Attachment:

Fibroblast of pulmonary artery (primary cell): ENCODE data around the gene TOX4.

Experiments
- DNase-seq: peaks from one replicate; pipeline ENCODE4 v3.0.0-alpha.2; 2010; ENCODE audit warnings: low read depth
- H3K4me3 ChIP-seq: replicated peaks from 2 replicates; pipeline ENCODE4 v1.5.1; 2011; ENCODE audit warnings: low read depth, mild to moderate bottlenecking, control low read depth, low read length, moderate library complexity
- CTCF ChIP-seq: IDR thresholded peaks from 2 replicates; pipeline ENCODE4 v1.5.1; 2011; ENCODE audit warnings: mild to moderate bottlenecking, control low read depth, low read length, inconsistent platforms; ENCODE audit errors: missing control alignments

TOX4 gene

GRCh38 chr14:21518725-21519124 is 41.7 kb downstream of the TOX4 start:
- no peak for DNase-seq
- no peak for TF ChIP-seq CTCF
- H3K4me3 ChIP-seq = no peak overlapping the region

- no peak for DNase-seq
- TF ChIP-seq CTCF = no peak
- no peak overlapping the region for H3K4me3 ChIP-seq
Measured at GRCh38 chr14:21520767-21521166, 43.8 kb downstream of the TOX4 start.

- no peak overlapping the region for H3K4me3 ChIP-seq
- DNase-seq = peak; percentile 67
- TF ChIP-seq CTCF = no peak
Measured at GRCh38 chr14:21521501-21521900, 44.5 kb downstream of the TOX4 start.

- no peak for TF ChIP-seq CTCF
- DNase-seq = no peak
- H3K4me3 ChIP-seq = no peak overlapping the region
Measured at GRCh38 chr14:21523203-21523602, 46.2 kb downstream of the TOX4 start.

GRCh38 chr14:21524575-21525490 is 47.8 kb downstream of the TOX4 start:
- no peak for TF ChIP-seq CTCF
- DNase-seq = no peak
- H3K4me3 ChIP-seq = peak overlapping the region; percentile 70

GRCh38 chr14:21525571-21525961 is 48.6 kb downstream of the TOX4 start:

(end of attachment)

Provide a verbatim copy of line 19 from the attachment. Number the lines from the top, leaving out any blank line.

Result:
- no peak for TF ChIP-seq CTCF